For most of the season, everyone has been waiting for the pressure to be too much to bear for Leicester City during their historic run to the Premier League title.
Starting Sunday at the Stadium of Light versus Sunderland, however, it will be the Foxes who can turn the screws on the closest pursuers and potentially clinch a place in next season's Champions League.
Leicester City (20-9-3) extended their advantage atop the league over Tottenham Hotspur to seven points last Sunday, notching their fourth consecutive 1-0 victory by beating a game Southampton side at King Power Stadium.
The Foxes had some rub of the green in this match, as an apparent handball by Danny Simpson in the penalty area in the first half went uncalled by referee Michael Oliver, but their defence also rose to the occasion as goalkeeper Kasper Schmeichel extended his shutout streak to 400 minutes and four full matches.
"We defend as a team and we are tough to break down. They are an absolute privilege to play behind, these boys. They throw their bodies in the way of everything and give us the best opportunity to go and win games," Schmeichel told the club's official website after matching Manchester City's Joe Hart with a league-leading 13th clean sheet.
"If we start looking ahead to after Sunderland this Sunday we are not going to put our full focus on Sunderland, which we need to do," the keeper added. "That's a tough, tough game. It's just the whole mentality of taking one game as it comes. We are under no pressure at all. This is great."
That pressure, which has been on Leicester's shoulders of reacting to results for most of the term, now shifts onto Tottenham's. The Foxes - who could secure a Champions League berth with Manchester United and West Ham United losses - play all six of their final matches before Spurs kick off, meaning the London side could be trailing Leicester by 10 points if the Foxes leave the North East with a victory prior to their match against Manchester United later Sunday.
Yet the pressure everyone professed Leicester City to be under following their meteoric rise dissipated once they reached 40 points if one was to believe manager Claudio Ranieri.
Earlier this week in a first-person article for The Players' Tribune website - which also served as Leicester City's introduction to American soccer fans - Ranieri recounted that the chairman said, "'Claudio, this is a very important year for the club. It is very important for us to stay in the Premier League. We have to stay safe.' ... Forty points. That was the goal. That was the total we needed to stay in the first division, to give our fans another season of Premier League football.
"Back then, I did not dream that I would open the paper on April 4 and see Leicester City at the top of the table with 69 points. Last year on this same day, the club was at the bottom of the table. Unbelievable."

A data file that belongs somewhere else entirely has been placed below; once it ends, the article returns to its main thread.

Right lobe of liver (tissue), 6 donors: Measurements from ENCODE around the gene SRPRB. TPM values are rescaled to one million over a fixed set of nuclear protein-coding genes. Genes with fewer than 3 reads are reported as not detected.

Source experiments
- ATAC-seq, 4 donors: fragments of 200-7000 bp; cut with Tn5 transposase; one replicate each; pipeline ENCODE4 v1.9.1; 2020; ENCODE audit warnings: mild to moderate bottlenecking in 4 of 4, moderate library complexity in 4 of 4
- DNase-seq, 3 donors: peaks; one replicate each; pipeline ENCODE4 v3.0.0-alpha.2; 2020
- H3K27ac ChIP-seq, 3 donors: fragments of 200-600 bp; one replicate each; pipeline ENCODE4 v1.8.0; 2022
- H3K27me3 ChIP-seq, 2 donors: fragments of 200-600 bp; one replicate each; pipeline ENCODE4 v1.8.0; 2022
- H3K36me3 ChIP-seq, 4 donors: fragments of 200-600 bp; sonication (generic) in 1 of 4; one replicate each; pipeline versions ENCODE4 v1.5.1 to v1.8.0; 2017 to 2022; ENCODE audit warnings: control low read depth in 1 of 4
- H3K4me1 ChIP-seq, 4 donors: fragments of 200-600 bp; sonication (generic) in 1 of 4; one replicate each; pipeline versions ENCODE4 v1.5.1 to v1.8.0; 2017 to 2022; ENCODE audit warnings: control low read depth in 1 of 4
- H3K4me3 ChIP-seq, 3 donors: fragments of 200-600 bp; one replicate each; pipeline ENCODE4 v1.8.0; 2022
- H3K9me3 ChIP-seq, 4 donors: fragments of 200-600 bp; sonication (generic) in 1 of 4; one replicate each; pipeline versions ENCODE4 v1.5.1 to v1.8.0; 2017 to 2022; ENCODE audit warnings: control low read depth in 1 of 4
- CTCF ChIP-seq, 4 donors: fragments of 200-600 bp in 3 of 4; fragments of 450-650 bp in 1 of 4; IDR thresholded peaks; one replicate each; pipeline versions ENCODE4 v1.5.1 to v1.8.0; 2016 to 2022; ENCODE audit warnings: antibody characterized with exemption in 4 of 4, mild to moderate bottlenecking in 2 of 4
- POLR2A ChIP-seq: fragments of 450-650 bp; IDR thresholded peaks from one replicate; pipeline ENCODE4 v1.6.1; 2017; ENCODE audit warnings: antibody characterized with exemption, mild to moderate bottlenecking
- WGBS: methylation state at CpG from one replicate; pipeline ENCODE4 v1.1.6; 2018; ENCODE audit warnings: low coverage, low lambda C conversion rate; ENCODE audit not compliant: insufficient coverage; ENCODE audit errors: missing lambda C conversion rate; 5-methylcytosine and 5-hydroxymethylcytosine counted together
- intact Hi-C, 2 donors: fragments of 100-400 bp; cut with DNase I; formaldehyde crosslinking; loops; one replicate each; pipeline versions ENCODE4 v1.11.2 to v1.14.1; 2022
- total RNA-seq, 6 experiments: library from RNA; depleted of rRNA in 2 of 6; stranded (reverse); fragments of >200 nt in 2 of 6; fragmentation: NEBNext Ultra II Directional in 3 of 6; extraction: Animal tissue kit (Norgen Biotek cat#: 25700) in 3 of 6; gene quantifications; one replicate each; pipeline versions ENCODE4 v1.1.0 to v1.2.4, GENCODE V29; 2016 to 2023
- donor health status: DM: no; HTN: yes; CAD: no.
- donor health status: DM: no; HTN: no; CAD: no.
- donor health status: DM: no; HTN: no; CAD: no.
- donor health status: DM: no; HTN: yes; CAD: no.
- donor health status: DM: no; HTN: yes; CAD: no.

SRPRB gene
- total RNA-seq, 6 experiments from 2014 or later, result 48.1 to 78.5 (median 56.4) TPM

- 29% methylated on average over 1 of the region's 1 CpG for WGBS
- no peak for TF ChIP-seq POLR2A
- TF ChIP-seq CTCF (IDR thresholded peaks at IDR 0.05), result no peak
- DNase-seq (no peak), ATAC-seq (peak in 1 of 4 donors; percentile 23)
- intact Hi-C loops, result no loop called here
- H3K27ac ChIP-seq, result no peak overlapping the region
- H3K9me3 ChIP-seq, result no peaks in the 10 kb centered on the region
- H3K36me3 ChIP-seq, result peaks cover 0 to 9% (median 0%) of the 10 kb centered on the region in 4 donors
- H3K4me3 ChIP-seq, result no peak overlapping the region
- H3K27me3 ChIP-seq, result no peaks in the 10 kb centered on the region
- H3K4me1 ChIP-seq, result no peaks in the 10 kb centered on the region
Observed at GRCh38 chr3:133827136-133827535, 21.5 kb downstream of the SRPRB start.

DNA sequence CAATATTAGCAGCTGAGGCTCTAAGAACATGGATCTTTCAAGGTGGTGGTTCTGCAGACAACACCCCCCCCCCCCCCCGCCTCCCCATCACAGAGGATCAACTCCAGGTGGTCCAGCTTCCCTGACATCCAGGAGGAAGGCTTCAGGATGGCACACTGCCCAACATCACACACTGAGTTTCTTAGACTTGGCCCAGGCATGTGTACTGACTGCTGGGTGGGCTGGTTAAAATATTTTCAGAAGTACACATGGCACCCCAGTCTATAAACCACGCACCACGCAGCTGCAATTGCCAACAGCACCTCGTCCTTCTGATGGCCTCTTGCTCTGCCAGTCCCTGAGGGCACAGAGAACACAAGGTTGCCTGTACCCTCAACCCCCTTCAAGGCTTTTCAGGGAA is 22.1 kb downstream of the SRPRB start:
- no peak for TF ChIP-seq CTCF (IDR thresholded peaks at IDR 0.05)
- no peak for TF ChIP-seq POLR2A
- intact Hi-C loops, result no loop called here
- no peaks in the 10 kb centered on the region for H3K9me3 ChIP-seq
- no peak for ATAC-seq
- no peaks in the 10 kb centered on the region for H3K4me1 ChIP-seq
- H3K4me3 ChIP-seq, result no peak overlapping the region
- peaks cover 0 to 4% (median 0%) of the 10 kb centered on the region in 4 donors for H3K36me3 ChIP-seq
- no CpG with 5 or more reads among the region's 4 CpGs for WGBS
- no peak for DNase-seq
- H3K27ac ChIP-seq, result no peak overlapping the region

As Leicester continue their chase of glory, Sunderland (6-9-16) are once more in a fight for their Premier League lives. The Black Cats have drawn their last four matches, keeping themselves in touching distance to safety, but their North East neighbours Newcastle United dealt Sunderland's hopes a crippling blow last weekend by losing to Norwich City, who moved four points clear of manager Sam Allardyce's team above the drop.
Last Saturday's scoreless draw versus West Bromwich Albion felt more like two points lost given Sunderland's effort. They had a stoppage-time goal by Dame N'Doye chalked off for offsides and seven shots on frame - three of which required quality saves from Baggies keeper Ben Foster - while not conceding any to the Baggies.
Sunderland will get their crack at Norwich next weekend at Carrow Road in what will be a six-point belter, but right now striker Jermain Defoe has challenged his teammates to put forth an effort similar to what they produced against the Baggies in hopes of getting three desperately needed points.
"The reality is that we're in a similar position to last season and once again we need to get out of it," he told Sunderland's official website. "At Southampton we conceded late on, against Newcastle we couldn't hold on and those four points are just an example of what could have been a lot more.
"Last weekend we had so many chances and usually at least one hits the back of the net. ... It was frustrating but if we keep performing in a similar way our luck will change and we will pick up the points we need."
Sunderland have taken points in five of their last six league home matches (2-3-1), but last weekend's draw was their first clean sheet at the Stadium of Light in eight contests.
The reverse fixture offered the first clues of Leicester's stunning rise and the uncelebrated personnel that would get them here as they scored three times inside the first 25 minutes en route to a 4-2 victory to open the season.
Jamie Vardy scored on 11 minutes and Riyad Mahrez collected two goals seven minutes apart to quickly salt away three points. N'Golo Kante, then still proving himself in a substitute role, came on for the unheralded Vardy in the 82nd. The central midfielder has since debuted for the France senior squad with a legitimate shot at making Didier Deschamps' side for the European Championship.
Defoe and Steven Fletcher had goals for the Black Cats around one from Marc Albrighton, who also had two assists for Leicester. The Foxes, who are 4-3-1 in the last eight top-flight matches between the teams, are winless in five all-time Premier League contests (0-3-2) at the Stadium of Light, having scored only one goal and recording three scoreless stalemates.